Contextual frames for media-political relations in CEE are being deconstructed in the opening chapter by Bogusława Dobek-Ostrowska. Based on previous studies as well as indexes on media freedom, the author evidences the existence of four types of Central and Eastern European media systems. The author proposes a new concept of four models of media and politics in CEE. It is also an attempt to explain what happened during the last two and half decades, and what kind of consequences the changes generated, generate or will generate in the future.
Media transformations and their (un)expected outcomes are being discussed in the following three chapters. The research of Auksė Balčytienė is dedicated to relations between institutions and cultures. It is an analytical framework for the study of democratization and media transformations in CEE. The Russian scholars Svetlana S. Bodrunova and Anna A. Litvinenko present four Russias in communication and fragmentation of the Russian public sphere in the 2010s. By posing question “Back to the Future?” Natalija Mažeikienė and Kristina Juraitė further reconstruct a puzzled transformation of post-Soviet television.
Four chapters are dedicated to journalism and media performance. David H. Weaver takes a comparative perspective when looking at demographic traits, working conditions and professional values of journalism. Svetlana Pasti discovers a “passion for Robin Hood”. She analyses a case study of journalistic (in)dependence in Russia and tries to define a degree of journalistic freedom in Russia. In empirical research, Vasyl V. Kucherenko and Cindy T. Christen consider “guarded or guardless” and try to indicate the role of political knowledge in spotting manipulation in the news about international affairs and resisting its persuasive effects. Marína Urbániková and Jaromír Volek present the data collected in their empirical ← 8 | 9 → comparative studies conducted in the Czech Republic, Poland, and Sweden, and dedicated to journalism students’ culture.
Civil society and new forms of journalism is a common idea for the next four chapters. Jelena Kleut and Dušan Spasojević write about monitory democracy online and deconstruct two Serbian civic initiatives. Václav Štětka and Radim Hladík analyze the use of social media in Czech news production. Agnieszka Hess elaborates on the Polish think tank scene. Mariyan Tomov and Lilia Raycheva try to explain the Facebook image of the 2013/2014 social protests in Bulgaria.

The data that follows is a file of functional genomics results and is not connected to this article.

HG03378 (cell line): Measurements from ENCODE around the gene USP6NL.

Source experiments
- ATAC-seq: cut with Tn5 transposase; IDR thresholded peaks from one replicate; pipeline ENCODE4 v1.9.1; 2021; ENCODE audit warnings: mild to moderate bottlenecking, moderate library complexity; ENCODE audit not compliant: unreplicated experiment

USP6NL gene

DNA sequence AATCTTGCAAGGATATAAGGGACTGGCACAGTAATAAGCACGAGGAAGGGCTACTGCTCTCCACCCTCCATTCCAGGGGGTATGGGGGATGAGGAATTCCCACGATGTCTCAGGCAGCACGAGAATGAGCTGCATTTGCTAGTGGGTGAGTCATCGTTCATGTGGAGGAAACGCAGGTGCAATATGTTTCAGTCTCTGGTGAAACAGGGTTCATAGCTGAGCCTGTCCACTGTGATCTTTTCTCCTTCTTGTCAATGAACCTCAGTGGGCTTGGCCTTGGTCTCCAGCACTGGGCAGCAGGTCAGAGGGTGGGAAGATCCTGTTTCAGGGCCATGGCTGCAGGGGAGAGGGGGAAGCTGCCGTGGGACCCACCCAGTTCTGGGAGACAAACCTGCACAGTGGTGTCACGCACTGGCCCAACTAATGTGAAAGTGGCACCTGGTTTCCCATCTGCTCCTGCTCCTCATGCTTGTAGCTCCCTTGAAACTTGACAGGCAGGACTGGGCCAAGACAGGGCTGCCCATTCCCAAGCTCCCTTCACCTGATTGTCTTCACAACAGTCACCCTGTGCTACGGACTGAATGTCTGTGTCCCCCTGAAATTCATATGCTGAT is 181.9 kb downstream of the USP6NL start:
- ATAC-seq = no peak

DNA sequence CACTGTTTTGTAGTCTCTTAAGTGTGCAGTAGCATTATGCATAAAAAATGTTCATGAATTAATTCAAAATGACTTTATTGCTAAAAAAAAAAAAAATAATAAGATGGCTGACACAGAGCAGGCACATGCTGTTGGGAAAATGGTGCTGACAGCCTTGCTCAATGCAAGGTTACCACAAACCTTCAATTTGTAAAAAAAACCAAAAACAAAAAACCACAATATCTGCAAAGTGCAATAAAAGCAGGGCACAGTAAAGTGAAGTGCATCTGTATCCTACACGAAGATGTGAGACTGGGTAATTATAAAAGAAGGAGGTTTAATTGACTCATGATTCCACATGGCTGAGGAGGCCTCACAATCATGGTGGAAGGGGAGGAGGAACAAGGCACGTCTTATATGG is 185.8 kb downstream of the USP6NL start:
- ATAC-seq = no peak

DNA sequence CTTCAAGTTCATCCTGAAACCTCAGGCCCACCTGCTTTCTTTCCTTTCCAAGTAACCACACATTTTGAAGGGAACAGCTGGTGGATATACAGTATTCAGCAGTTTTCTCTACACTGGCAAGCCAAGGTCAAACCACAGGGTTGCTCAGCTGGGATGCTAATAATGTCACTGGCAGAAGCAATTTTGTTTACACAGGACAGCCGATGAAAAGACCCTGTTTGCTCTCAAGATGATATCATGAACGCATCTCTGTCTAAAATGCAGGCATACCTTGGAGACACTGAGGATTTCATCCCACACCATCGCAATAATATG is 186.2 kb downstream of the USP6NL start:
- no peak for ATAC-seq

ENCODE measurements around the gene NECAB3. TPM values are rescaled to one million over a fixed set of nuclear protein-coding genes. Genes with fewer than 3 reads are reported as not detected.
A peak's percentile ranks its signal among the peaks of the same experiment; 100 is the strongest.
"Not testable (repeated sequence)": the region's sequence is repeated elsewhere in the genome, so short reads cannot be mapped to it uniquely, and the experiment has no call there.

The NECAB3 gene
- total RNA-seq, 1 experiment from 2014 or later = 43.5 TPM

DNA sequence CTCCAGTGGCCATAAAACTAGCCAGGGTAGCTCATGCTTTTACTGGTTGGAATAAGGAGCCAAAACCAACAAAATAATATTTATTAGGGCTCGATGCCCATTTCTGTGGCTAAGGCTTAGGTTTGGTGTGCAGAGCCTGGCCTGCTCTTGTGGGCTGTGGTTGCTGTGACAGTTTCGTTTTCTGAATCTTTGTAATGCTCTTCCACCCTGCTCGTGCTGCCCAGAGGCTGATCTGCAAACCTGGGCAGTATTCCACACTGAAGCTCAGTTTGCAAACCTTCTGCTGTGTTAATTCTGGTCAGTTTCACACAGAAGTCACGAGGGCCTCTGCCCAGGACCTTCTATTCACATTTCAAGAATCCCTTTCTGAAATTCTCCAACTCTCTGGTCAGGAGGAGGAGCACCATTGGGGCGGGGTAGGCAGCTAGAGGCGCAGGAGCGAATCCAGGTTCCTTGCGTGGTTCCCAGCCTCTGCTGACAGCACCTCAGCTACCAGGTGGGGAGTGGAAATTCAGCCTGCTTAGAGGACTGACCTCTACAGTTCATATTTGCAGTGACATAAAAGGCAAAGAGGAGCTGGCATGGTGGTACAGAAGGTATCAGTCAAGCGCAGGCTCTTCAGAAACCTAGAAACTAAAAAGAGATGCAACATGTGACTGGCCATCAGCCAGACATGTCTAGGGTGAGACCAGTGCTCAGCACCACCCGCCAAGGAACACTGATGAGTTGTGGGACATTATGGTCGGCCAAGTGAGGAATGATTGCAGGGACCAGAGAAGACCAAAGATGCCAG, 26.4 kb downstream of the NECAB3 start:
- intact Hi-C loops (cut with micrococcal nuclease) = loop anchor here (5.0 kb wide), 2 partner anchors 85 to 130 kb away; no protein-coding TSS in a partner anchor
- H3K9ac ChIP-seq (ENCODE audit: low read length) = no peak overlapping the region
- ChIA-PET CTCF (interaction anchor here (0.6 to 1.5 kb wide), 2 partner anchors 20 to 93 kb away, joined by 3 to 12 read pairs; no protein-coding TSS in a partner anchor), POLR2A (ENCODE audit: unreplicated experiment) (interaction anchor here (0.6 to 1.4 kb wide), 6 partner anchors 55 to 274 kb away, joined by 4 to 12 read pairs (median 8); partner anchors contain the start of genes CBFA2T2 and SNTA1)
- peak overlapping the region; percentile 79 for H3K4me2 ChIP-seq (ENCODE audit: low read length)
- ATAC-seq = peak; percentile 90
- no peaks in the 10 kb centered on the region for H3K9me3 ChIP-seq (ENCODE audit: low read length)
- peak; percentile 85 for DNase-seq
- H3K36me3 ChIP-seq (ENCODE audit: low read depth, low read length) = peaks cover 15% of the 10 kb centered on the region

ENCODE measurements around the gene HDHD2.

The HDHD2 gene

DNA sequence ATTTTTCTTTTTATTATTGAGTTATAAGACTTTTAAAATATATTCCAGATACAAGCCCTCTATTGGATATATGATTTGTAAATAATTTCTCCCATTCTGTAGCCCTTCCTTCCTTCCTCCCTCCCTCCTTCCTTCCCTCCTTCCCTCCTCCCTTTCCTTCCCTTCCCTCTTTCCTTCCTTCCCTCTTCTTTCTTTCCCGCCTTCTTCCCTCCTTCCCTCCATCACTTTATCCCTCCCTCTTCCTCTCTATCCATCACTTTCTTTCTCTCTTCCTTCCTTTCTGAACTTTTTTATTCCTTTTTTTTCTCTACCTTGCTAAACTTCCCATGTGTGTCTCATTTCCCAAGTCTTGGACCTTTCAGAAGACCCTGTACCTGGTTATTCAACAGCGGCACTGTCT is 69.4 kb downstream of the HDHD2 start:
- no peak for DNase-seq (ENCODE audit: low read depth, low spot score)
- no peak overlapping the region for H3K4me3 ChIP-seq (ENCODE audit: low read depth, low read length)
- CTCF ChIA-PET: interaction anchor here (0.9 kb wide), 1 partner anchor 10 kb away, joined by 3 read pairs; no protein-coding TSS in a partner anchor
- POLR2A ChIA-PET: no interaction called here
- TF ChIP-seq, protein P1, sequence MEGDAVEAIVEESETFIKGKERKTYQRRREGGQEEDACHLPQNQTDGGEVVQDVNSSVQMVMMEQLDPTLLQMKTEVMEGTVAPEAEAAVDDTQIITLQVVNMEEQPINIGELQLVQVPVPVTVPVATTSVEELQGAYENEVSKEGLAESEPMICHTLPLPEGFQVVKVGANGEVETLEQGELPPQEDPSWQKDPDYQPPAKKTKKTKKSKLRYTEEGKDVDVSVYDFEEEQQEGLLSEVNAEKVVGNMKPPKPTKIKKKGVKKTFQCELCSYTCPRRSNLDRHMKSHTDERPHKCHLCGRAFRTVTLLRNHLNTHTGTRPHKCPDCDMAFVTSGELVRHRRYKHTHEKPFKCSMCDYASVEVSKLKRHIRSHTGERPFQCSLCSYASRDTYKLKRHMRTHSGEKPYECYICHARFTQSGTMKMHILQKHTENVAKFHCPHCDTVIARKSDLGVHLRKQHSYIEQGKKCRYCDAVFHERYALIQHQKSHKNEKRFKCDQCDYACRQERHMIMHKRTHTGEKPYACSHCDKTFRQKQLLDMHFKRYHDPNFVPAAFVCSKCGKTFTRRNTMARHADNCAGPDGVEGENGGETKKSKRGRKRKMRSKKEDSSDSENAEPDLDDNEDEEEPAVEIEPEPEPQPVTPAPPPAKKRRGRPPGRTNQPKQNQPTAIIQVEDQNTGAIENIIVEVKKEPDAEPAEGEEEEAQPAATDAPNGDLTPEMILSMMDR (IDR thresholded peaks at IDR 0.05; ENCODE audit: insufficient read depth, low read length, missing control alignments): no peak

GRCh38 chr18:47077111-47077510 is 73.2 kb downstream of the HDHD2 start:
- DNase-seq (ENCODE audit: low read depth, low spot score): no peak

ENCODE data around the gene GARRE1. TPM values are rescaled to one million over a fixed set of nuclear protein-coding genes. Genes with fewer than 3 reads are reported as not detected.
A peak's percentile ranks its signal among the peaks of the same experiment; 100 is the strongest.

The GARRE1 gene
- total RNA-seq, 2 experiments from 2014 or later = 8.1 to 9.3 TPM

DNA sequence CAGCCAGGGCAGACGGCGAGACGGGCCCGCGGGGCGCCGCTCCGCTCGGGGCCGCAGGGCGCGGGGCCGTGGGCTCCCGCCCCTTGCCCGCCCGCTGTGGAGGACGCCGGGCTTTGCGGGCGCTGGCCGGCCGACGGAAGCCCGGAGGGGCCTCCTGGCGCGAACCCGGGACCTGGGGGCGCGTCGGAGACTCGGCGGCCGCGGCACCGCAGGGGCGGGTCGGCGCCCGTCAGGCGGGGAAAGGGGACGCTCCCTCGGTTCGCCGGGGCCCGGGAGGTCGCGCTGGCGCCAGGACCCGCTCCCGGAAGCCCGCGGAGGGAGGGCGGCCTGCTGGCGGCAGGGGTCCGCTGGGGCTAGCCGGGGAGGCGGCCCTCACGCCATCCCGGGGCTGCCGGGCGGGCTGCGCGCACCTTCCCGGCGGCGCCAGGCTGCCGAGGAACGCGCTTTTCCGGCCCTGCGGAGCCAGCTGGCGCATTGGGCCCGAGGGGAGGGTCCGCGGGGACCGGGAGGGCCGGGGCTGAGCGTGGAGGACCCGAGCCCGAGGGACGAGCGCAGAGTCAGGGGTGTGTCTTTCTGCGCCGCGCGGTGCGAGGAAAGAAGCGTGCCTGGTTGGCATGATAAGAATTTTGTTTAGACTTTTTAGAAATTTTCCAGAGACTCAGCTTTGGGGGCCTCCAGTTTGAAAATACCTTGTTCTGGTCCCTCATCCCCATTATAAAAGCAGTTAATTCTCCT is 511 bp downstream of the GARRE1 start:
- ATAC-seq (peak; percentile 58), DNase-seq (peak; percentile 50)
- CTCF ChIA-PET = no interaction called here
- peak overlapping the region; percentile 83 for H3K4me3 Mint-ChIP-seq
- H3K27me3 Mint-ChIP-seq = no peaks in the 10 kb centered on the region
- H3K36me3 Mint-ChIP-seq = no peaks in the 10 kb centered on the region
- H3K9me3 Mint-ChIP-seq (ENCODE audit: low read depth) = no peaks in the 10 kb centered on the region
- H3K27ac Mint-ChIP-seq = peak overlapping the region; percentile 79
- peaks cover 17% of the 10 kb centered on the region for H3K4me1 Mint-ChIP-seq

The book ends with a chapter by Michał Głowacki, summarizing the main findings from the perspective of power shifts, democratization and the potential of civil engagement. The author concludes with a list of research questions for the further analyses of emerging studies and approaches.
We believe that all the ideas presented in this collection will be of help to media and communication scholars as well as students of journalism and political science, media practitioners and policy makers in Central and Eastern Europe and beyond. We hope that this book will contribute to future discussions on the media and democracy model going forward.
Bogusława Dobek-Ostrowska and Michał Głowacki
Abstract: There are 21 post – communist countries in Europe, which after the collapse of this regime in 1989/1991 made a more or less successful transition toward democracy. We call them Central and Eastern Europe (CEE). But it is not a monolith in respect of democratic consolidation and European integration. It is quite a varied region with different political standards and levels of economic development. The media systems operate between political pressure, which leads to politicization, and economic pressure, which is responsible for commercialization. These are the two negative tendencies that result in the low quality of the media. A quarter of a century after the collapse of communism, there are four models of media and politics in CEE – the Hybrid Liberal, the Politicized Media, the Media in Transition and the Authoritarian.
Keywords: Authoritarian Model, commercialization, democracy, Hybrid Liberal Model, journalistic culture, Media in Transition Model, models of media systems, politicization, Politicized Media Model, transition.
Introduction: What does “Central and Eastern Europe” mean?
The media systems in Central and Eastern Europe (CEE) are the main object of research presented in this volume. What does CEE mean and how can we define it? According to Lerman, Csaki and Feder (2004:4), it is a generic term for the group of countries in Central Europe, Southeast Europe, Northern Europe, and Eastern Europe, i.e. the former communist states in Europe. This term has been in use since the collapse of communism in 1989–1990 in this part of the European continent.